Ed Atkins

Ed Atkins

Castello di Rivoli Museo d’Arte Contemporanea

Curated by Carolyn Christov-Bakargiev and Marianna Vecellio

On view from September 27, 2016 – January 29, 2017


Ed Atkins

Fondazione Sandretto Re Rebaudengo

Curated by Carolyn Christov-Bakargiev and Irene Calderoni

On view from September 27, 2016 – January 29, 2017

The Castello di Rivoli Museo d’Arte Contemporanea is delighted to announce the inauguration of the solo exhibition of British artist Ed Atkins, which runs from September 27, 2016 to January 29, 2017, and which is organized in collaboration with the Fondazione Sandretto Re Rebaudengo.

 The works Even Pricks (2013), Warm, Warm, Warm Spring Mouths (2013), Ribbons (2014), Hisser (2015) and Happy Birthday!!! (2014), in addition to several new interventions by the artist, will be presented at the Castello di Rivoli, while the Fondazione Sandretto Re Rebaudengo will host the work Safe Conduct (2016), which features new sculptural wall elements.

 Ed Atkins (Oxford, UK, 1982) makes videos, draws, and writes, reflexively performing the ways in which contemporary modes of representation – from bathetic poetry to computer-generated animation – attempt to do justice to powerfully emotional and embodied experience. Atkins’ work is at once a disturbing diagnosis of a digitally mediated present-day, and an absurd prophesy of things to come. It is skeptical of the promises of technology yet suggests that it is possible to salvage subjectivity through a kind of sincere burlesque of love and hate, suspending a hysterical sentimentality within the desperate lives of the surrogates he creates.

 The retrospective, held in five rooms on the third floor of the Castello, unfolds as a holistic installation via an innovative arrangement of works that join images, space, sound, language and color into one seamless narrative, allowing visitors to have an immersive, hypnotic and hyper-real experience.

 The exhibition reflects on the combination of tangibility and absence found in the phantasmagoric dimension of the venue: an ancient castle “under a spell,” perhaps inhabited by ghosts, where the expression of a material intangibility seems to be exposed by artist via the reality of HD and digital culture.

Curator Carolyn Christov-Bakargiev states: “The event’s originality lies in the installation conceived by the artist, which contemplates the emotional, historical and architectural features of the space where the exhibition unfolds. If the building is a body, then the brain is located at the top floor, in the attic, where Ed Atkins wants to be, the neurologic center of the building-body’s thoughts and emotions. The spacious rooms—formerly used as a military barracks—with their wooden beams on the ceilings and the red brick fireplace’s ascending central column, restore a metaphorical, ancestral place where presence and absence evoke the feeling of a ‘bewitched’ residence poised between the ancient and the contemporary.”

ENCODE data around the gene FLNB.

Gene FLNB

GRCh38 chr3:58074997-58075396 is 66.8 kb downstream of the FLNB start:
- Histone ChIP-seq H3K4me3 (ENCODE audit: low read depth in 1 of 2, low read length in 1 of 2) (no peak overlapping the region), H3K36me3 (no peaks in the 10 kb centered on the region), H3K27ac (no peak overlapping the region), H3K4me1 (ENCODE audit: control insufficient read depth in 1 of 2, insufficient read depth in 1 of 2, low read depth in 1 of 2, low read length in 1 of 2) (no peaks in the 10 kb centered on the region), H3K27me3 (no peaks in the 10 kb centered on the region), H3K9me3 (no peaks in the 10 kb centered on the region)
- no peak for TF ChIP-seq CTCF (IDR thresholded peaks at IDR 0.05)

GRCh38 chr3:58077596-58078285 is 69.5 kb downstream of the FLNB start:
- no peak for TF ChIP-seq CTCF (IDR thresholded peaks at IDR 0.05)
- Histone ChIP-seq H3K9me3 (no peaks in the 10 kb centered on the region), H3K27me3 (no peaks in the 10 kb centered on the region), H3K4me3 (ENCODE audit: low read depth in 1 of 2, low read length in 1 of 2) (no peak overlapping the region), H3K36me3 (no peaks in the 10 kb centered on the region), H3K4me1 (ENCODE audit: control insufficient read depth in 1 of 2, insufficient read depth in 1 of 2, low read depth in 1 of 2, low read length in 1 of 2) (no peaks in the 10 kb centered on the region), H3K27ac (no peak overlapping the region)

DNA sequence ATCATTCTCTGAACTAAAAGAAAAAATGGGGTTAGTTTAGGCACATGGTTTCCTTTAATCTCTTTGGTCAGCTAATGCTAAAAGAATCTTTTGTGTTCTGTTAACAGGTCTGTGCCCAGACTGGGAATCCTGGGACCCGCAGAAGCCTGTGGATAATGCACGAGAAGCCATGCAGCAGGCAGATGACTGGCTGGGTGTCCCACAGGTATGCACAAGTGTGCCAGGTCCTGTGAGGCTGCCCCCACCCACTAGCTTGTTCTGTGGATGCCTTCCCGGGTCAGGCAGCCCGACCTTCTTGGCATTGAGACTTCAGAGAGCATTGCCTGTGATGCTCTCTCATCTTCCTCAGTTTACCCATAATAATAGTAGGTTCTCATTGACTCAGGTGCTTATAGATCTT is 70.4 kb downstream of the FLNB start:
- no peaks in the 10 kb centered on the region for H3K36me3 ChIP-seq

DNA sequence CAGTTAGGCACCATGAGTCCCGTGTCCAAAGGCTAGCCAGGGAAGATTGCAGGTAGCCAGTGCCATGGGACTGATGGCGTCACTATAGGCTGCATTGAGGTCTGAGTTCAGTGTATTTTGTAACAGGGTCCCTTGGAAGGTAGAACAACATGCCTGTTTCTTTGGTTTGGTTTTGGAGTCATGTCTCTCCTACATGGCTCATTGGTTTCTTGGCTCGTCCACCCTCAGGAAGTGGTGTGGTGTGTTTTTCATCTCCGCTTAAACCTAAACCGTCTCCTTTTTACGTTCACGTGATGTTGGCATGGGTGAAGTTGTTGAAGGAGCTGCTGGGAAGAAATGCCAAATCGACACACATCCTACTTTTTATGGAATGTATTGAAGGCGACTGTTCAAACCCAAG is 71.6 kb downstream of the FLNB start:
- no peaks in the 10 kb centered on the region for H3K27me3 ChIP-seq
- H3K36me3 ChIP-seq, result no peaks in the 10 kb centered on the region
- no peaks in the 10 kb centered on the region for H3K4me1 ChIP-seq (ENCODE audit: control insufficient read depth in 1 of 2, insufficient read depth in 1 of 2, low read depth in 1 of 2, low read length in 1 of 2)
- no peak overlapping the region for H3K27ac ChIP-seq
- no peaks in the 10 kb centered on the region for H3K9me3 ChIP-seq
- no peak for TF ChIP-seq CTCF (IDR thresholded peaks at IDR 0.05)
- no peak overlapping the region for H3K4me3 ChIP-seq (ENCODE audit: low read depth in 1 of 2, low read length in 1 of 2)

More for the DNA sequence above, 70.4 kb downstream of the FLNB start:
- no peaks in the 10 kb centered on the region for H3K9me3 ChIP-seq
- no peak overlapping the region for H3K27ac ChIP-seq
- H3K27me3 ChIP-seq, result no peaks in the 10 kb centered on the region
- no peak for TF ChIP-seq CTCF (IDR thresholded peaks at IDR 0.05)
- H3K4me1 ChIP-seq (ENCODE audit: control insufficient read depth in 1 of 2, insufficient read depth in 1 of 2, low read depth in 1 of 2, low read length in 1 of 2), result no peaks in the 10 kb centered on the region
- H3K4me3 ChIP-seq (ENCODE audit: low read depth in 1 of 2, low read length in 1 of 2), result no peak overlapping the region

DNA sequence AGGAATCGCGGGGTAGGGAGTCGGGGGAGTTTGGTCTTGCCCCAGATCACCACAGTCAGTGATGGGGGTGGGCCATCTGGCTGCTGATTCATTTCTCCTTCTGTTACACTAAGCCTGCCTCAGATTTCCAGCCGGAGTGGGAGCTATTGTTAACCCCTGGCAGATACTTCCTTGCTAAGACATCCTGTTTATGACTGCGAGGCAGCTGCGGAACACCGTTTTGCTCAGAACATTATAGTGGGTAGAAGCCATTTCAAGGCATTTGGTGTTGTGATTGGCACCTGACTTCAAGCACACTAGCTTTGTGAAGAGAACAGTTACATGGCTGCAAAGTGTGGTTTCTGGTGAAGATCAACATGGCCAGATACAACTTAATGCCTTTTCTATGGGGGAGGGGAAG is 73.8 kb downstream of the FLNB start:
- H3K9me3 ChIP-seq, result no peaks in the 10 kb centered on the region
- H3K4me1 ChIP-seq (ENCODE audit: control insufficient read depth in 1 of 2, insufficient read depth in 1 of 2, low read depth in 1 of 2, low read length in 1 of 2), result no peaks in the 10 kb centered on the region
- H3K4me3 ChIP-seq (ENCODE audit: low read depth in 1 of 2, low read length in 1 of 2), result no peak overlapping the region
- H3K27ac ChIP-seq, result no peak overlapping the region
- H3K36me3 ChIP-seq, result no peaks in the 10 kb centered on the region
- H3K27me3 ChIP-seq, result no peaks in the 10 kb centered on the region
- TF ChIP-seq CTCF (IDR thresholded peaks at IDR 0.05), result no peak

In contrast, the contemporary architecture of the Fondazione Sandretto Re Rebaudengo hosts the artist’s most recent work, Safe Conduct (2016), a three-channel video-installation whose images incorporate footage of airports that show travelers the procedure to follow in order to pass security checks. In addition to the video-installation, Atkins will also present a series of new graphic works related to Safe Conduct.

 Regarding the Fondazione Sandretto, Christov-Bakargiev adds: “The protagonist gives shape to the anxiety that not only marks our age of fear and vulnerability, but also the exaggerated control of public space that, although guaranteeing our safety, ends up violating our privacy. The ever-transient confine between something real and something that seems real is one of the artist’s themes, as well as that distinctive feature of digital society, where everything is mediated.”

 The exhibition is accompanied by a catalog edited by Carolyn Christov-Bakargiev and Marianna Vecellio, and published by Skira. Conceived by Atkins as an artist’s book, the main body is a collage of imagery, text and graphical elements constructed by the artist, gleaned from the worlds of his video works and their influences. With new essays by the editors and by Irene Calderoni and Chiara Vecchiarelli, the book is accompanied by a scholarly timeline and an anthology that includes a selection of the artist’s unpublished writings, plus critical writings by Kirsty Bell, Melissa Gronlund, Martin Herbert, Leslie Jamison, Joe Luna, Jeff Nagy, Mike Sperlinger and Patrick Ward, together with interviews by Katie Guggenheim, Hans Ulrich Obrist, Beatrix Ruf and Richard Whitby.